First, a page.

Professor Antony Hewish (1924 – 2021)

  • 16 September 2021
  • 3 minutes

The College is deeply saddened to hear of the death of Honorary Fellow Professor Antony Hewish on 13 September 2021, aged 97. Professor Hewish was a much-respected member of our College community. Our flag was at half-mast in his memory, and we offer our condolences to his family, friends and colleagues.

Nobel Laureate Professor Antony Hewish MA PhD HonScD FRS, an Honorary Fellow of Gonville & Caius College, has died. He was 97.

He was admitted to Caius as an undergraduate on 1 October 1942 to read Natural Sciences and his association with the College spanned 79 years. He became an unofficial Drosier Fellow in 1951, an official Fellow in 1956, and an Honorary Fellow in 1976.

Professor Hewish won the Nobel Prize for Physics in 1974, together with fellow radio-astronomer Sir Martin Ryle, for their “pioneering research in radio astrophysics: Ryle for his observations and inventions, in particular of the aperture synthesis technique, and Hewish for his decisive role in the discovery of pulsars”, according to the award citation. Pulsars are cosmic objects that emit extremely regular pulses of radio waves.

Professor Hewish was born in Fowey, Cornwall on 11 May 1924. The youngest of three sons of a banker, he attended King’s College, Taunton, Somerset.

He matriculated at the University of Cambridge during the Second World War, and was engaged in war service at the Royal Aircraft Establishment from 1943 to 1946, according to an autobiography published on the Nobel Prize website.

He worked with Martin Ryle during his war service, which included a spell at the Telecommunications Research Establishment. He was involved with airborne radar-counter-measure devices, and it was this wartime experience with electronics and antennas – as well as the influence of Jack Ratcliffe, one of his teachers – which focused his interest in radio astronomy.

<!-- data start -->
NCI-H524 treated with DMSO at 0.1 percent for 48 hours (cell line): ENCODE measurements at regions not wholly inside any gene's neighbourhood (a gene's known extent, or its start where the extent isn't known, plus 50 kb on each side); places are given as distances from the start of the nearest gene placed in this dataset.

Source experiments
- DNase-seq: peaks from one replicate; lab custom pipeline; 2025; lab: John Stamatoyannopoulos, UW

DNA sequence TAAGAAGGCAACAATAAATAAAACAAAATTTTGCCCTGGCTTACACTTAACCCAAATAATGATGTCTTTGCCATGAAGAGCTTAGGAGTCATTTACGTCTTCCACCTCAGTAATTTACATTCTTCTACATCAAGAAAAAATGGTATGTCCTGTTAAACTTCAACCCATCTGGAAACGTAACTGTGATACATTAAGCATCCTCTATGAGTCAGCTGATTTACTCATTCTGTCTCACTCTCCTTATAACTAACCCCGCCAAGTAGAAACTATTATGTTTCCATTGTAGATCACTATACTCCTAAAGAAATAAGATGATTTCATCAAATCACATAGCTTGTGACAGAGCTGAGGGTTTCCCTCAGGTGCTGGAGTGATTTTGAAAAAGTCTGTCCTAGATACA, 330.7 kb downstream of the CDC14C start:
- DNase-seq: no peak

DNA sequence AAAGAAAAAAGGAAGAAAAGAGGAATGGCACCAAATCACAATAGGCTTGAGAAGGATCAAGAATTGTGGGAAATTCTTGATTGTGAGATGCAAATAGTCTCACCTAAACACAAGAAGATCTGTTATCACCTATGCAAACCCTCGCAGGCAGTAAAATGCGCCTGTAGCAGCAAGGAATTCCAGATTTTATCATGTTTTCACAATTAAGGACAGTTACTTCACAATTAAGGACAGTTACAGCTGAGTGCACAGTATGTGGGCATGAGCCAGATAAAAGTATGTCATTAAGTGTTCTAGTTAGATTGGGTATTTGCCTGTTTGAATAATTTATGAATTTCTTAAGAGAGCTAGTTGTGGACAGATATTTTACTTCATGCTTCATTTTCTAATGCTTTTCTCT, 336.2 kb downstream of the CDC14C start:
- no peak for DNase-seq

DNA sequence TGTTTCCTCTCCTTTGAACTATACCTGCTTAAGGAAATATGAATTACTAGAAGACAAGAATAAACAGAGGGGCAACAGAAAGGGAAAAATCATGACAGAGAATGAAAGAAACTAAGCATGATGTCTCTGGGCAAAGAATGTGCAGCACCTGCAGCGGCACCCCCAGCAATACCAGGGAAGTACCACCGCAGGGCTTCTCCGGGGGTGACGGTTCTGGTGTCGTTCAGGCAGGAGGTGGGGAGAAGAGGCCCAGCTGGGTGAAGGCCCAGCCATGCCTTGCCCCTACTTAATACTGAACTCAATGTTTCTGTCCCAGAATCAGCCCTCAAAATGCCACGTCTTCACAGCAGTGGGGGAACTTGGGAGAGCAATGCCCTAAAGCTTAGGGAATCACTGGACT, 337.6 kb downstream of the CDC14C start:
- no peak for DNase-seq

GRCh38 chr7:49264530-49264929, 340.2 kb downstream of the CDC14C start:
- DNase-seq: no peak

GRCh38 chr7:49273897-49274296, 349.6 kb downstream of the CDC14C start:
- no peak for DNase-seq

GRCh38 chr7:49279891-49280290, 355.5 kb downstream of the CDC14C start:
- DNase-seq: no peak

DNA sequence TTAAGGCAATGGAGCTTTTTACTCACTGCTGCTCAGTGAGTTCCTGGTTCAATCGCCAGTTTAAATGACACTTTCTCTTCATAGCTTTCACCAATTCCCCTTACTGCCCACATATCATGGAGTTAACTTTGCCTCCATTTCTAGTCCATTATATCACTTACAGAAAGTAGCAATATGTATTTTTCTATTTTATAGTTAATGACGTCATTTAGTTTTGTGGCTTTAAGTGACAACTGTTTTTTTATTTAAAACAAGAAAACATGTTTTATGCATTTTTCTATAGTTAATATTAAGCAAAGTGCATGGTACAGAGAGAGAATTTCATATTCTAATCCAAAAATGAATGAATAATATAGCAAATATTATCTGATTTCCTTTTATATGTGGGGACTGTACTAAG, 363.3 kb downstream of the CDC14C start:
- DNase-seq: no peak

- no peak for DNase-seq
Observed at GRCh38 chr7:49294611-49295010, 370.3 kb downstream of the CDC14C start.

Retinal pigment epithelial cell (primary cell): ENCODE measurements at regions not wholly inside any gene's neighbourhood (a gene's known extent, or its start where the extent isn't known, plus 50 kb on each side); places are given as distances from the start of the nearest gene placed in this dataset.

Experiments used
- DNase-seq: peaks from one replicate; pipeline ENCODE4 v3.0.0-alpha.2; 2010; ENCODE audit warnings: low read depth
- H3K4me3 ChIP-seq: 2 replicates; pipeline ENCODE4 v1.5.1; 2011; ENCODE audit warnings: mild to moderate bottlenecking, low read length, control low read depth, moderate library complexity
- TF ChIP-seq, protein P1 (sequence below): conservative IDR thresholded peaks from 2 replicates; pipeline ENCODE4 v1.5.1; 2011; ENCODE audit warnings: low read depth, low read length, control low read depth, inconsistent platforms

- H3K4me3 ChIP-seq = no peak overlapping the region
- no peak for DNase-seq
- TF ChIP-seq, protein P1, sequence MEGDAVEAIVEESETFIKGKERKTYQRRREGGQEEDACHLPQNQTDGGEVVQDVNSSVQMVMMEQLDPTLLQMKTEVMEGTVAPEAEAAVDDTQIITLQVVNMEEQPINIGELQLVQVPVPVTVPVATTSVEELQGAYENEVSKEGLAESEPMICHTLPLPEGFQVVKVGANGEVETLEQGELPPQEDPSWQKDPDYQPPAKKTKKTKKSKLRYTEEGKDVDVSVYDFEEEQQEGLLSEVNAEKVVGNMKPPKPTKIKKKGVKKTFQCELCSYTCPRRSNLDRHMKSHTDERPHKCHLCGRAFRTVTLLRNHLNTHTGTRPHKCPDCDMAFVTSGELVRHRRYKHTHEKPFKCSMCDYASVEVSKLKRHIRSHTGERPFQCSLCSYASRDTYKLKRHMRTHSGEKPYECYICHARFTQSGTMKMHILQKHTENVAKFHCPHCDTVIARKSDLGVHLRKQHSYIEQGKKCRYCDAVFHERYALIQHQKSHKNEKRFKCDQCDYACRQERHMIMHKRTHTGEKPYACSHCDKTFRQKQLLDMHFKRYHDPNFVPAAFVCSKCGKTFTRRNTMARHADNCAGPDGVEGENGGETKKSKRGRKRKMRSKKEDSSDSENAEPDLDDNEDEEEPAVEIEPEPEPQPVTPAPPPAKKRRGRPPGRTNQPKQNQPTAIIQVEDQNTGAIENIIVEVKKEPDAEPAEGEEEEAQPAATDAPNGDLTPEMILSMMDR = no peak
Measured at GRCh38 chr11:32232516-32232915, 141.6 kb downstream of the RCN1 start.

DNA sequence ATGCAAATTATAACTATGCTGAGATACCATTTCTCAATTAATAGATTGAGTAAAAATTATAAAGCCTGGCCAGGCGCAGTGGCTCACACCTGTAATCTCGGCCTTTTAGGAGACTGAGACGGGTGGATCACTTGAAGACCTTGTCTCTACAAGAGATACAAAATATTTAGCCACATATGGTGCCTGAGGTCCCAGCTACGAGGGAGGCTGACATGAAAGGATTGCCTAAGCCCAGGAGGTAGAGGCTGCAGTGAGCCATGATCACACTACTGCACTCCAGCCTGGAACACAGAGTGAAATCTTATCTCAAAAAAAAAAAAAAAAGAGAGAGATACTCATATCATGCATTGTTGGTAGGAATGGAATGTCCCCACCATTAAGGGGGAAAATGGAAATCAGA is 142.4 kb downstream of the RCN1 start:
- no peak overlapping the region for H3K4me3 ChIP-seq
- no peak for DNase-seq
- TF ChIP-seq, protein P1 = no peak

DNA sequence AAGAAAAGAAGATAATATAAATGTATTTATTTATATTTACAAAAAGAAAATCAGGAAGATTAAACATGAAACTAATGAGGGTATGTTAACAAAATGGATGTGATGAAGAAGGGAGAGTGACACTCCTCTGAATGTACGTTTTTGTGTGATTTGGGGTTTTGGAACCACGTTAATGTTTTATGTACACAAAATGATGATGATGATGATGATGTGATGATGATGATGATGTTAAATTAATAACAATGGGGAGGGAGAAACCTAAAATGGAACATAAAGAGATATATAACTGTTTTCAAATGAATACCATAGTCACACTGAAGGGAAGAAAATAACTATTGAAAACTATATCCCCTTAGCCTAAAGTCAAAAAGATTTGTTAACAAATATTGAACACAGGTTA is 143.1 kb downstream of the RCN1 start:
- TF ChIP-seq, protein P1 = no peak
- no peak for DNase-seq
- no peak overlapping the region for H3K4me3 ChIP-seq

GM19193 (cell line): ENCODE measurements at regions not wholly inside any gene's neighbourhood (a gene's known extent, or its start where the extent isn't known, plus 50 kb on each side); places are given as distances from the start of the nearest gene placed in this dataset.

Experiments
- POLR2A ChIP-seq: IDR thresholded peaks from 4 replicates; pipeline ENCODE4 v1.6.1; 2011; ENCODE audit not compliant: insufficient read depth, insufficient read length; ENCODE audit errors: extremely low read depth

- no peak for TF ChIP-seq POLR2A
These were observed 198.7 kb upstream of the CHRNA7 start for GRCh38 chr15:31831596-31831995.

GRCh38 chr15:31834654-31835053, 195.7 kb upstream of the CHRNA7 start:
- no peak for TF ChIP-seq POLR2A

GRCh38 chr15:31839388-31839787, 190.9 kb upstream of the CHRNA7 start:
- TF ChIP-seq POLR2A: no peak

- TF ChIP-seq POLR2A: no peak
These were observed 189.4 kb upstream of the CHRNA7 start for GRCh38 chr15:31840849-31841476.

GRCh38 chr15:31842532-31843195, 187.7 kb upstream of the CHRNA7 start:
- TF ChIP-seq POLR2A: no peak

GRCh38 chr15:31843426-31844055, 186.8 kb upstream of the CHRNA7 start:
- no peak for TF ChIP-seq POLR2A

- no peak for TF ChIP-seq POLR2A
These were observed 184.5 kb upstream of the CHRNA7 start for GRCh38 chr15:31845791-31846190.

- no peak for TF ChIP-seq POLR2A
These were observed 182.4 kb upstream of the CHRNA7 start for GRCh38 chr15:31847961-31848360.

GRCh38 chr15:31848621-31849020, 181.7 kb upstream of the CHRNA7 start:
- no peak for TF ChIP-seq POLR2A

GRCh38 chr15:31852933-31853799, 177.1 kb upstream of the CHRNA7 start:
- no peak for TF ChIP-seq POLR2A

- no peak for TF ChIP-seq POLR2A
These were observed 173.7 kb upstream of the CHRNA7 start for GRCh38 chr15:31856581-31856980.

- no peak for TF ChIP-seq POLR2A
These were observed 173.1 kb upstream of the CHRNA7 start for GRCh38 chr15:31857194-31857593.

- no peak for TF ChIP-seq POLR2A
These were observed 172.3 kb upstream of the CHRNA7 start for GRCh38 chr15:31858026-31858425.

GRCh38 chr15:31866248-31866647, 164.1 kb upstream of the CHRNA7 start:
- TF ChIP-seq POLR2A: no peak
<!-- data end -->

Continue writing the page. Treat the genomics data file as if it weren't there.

Professor Antony Hewish

Professor Antony Hewish, pictured in the 1950s (credit: Gonville & Caius College Archive)

He returned to Cambridge following the war, graduating in 1948, and obtained his PhD in 1952. He became a Research Fellow at Caius, before in 1961 transferring to Churchill College, where he was Director of Studies in Physics until 1971. He was University Lecturer from 1961 to 1969, Reader from 1969 to 1971 and Professor of Radio Astronomy from 1971 until his retirement in 1989.

He became a Fellow of the Royal Society in 1968, receiving the Hughes Medal in 1976. He was Professor of Radio Astronomy at the Cavendish Laboratory from 1971 to 1989, and head of the Mullard Radio Astronomy Observatory (MRAO), Cambridge, from 1982 to 1988.

Professor Hewish received the FRS Eddington Medal from the Royal Astronomical Society in 1969; the Dellinger Medal from the International Union of Radio Science in 1972; the Franklin Institute’s Michelson Medal in 1973; and the Holweck Medal and Prize from the Institute of Physics and Physical Society in 1974.

He is survived by his wife, Marjorie. The couple married in 1950, and had a son and a daughter.


Professor Hewish was interviewed by Professor Alan Macfarlane on 26 March 2008, where he talks about coming to Cambridge as a radio bursar in 1942, rowing, and being sent to the Royal Aircraft Establishment, Farnborough. 

The full 1h 44m interview is also available online, as is a video tour of the Old Cavendish Laboratory.

Video credits: Alan Macfarlane